State education leadership’s constant flip-flop doesn’t promote trust in scores

Published 5:26 pm Saturday, September 22, 2018

The Mississippi Department of Education and the State Board of Education continue to flip-flop on public education accountability scores, making it difficult for those in the business of educating our children to know just where they stand.

MDE released the latest accountability scores to the media Monday with an agreement they could not be published until noon Thursday. Our story on how the Vicksburg Warren School District performed based upon the MDE formula was finished and ready to publish, but an email from MDE 45 minutes before the release time stated the State Board of Education decided to postpone “until October consideration of approval of letter grades for the 2017-18 school year for schools and districts based on Mississippi’s A-F accountability system.”

Rather than publish “unofficial” accountability data about VWSD, we decided to delay our story until October when the SBE is scheduled to meet again. The SBE cited discontent with the proposed ratings from school district officials as the reason for the postponement.

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According to the Associated Press, more districts would fall in the ratings than improve, even though test scores and high school graduation rates improved statewide. That’s because last year’s ratings were inflated by artificially high test-growth numbers caused by computational difficulties in translating results between different standardized tests. Although the number of A-rated districts would increase and B-rated would fall by only one, the number of F-rated districts would increase from nine to 23 under the unofficial results. Chief Accountability Officer Paula Vanderford said there would have been 21 failing districts last year if schools hadn’t been allowed to pick an easier standard from the year before.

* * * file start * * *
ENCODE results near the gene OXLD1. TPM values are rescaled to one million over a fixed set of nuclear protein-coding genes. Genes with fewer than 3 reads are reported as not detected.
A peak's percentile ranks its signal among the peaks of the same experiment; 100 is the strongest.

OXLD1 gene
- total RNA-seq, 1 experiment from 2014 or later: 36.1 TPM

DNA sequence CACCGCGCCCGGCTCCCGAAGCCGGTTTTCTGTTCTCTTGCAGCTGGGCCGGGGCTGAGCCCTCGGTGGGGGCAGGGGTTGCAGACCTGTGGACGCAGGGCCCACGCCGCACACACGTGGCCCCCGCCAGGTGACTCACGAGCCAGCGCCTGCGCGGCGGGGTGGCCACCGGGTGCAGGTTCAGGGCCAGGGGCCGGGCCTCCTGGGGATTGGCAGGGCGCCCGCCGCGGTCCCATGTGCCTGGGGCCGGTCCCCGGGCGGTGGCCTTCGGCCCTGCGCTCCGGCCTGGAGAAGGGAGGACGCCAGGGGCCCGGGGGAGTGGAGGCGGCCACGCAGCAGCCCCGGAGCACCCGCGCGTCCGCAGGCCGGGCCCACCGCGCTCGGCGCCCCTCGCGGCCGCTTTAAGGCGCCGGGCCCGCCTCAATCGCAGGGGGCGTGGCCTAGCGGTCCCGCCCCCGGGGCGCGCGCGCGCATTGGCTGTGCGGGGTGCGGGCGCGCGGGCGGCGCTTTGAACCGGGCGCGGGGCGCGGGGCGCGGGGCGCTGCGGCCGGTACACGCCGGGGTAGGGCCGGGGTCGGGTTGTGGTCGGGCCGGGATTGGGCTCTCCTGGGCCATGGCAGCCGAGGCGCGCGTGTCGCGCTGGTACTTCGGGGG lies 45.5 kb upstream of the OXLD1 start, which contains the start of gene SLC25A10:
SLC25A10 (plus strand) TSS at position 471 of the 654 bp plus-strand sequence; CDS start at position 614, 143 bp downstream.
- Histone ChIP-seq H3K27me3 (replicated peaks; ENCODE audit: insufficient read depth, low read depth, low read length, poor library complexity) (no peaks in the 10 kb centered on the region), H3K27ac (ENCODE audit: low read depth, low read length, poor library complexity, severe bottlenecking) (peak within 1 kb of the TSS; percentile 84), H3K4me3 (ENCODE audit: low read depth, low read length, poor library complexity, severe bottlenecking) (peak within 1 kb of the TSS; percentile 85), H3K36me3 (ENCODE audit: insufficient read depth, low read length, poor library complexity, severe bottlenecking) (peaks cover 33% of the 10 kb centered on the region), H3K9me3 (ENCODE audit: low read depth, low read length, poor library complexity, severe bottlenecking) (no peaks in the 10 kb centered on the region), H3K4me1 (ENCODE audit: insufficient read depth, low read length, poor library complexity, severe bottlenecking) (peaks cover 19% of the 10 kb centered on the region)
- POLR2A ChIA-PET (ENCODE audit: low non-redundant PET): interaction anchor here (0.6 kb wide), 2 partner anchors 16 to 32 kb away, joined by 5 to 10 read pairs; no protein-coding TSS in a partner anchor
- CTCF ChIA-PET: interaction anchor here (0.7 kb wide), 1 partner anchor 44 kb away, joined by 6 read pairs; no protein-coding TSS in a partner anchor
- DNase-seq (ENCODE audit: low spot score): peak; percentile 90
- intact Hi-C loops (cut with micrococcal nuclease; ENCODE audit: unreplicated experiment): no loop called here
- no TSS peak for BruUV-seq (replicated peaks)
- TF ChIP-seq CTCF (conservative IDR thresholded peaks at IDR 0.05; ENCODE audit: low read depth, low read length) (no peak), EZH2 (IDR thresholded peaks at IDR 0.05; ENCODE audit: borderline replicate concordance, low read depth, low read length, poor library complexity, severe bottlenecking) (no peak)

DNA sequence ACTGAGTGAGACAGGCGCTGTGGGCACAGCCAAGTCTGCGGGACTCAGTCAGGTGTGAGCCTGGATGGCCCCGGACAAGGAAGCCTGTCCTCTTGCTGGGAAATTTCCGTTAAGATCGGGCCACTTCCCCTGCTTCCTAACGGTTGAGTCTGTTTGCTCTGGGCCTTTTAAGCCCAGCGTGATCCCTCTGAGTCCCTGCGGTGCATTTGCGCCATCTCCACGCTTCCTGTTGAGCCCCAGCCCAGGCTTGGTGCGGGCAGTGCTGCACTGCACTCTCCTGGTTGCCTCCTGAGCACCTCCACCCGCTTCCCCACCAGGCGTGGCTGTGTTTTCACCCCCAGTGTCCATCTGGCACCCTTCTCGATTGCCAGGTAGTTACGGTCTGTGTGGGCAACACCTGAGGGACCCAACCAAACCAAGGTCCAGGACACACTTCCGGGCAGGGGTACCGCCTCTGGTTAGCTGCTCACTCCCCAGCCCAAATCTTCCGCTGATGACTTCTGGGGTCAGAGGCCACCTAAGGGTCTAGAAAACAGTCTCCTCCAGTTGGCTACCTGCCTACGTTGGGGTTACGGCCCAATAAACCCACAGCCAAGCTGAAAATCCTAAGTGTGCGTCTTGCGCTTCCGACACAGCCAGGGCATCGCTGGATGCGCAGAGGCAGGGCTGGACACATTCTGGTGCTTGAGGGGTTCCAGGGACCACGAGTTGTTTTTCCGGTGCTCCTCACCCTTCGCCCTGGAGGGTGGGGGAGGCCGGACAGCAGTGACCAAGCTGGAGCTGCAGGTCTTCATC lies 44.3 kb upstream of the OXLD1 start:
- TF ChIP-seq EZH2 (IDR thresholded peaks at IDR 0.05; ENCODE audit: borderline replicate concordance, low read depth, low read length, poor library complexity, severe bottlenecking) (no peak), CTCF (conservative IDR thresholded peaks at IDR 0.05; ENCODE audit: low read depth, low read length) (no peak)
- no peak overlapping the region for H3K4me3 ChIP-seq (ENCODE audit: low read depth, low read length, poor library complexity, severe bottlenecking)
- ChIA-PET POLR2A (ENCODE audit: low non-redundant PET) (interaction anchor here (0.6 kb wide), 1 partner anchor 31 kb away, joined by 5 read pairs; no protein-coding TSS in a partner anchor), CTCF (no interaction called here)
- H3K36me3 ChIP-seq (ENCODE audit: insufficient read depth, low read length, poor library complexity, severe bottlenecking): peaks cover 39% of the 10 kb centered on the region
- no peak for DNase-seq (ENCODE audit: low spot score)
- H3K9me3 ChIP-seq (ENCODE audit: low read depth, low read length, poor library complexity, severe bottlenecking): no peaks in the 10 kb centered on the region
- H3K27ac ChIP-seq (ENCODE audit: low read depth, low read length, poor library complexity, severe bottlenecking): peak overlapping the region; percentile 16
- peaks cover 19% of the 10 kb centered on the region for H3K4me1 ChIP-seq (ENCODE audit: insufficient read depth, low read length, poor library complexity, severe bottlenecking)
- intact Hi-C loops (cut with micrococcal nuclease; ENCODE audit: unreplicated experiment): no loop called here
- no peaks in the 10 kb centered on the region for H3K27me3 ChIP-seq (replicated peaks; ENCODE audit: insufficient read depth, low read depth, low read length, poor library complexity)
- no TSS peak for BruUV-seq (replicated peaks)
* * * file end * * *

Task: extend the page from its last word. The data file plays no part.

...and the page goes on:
State officials realized this year that high schools would end up with dismal ratings, and the board voted in August to reset high school grading levels. However, because such a reset mandates a certain number of districts get each grade, that provoked protests that the board was automatically failing some districts.

“We don’t like the target moving either,” Vandeford said in a committee meeting Thursday morning, although she said it was necessary.

She’s not the only one. VWSD continues to show improvement, but that does not reflect with the MDE model that many on the state level seem to have a problem agreeing upon.

“When the goal line is moved after the game has been played, it is impossible to know the real score,” VWSD Superintendent Chad Shealy told us.

Here’s what we know for certain: The VWSD administration, faculty and staff are student focused in a way rarely witnessed and are working to make certain our students are prepared for bright futures.